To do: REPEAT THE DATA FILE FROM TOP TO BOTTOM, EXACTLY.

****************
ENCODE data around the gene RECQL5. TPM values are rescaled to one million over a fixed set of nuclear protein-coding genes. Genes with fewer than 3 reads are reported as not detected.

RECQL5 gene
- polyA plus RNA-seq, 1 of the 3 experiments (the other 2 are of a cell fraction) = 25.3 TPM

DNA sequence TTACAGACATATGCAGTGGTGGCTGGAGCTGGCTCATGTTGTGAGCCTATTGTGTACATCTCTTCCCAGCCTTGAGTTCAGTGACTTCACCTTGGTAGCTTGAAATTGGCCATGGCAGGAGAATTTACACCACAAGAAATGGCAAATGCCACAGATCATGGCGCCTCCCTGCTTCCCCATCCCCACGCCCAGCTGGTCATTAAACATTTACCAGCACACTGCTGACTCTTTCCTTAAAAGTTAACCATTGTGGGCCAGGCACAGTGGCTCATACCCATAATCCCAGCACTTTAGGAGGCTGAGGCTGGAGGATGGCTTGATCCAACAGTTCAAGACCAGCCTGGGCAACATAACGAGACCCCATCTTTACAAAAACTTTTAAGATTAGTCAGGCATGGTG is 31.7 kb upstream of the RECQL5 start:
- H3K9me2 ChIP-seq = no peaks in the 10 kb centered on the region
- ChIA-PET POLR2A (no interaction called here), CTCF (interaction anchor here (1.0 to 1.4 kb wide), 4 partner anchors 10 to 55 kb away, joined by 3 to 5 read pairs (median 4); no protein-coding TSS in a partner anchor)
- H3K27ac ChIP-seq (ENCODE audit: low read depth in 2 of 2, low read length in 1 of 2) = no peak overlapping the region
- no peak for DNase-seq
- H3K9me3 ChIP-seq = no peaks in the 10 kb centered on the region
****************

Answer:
ENCODE data around the gene RECQL5. TPM values are rescaled to one million over a fixed set of nuclear protein-coding genes. Genes with fewer than 3 reads are reported as not detected.

RECQL5 gene
- polyA plus RNA-seq, 1 of the 3 experiments (the other 2 are of a cell fraction) = 25.3 TPM

DNA sequence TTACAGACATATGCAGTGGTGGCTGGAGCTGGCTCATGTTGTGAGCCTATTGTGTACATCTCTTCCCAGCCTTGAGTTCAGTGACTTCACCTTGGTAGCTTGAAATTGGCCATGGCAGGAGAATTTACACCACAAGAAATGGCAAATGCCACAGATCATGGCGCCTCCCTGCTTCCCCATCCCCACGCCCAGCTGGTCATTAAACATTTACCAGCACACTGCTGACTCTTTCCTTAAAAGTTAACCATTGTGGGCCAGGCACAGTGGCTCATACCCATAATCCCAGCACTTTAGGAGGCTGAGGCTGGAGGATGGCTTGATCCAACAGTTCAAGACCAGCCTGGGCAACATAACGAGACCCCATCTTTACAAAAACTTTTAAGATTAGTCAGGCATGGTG is 31.7 kb upstream of the RECQL5 start:
- H3K9me2 ChIP-seq = no peaks in the 10 kb centered on the region
- ChIA-PET POLR2A (no interaction called here), CTCF (interaction anchor here (1.0 to 1.4 kb wide), 4 partner anchors 10 to 55 kb away, joined by 3 to 5 read pairs (median 4); no protein-coding TSS in a partner anchor)
- H3K27ac ChIP-seq (ENCODE audit: low read depth in 2 of 2, low read length in 1 of 2) = no peak overlapping the region
- no peak for DNase-seq
- H3K9me3 ChIP-seq = no peaks in the 10 kb centered on the region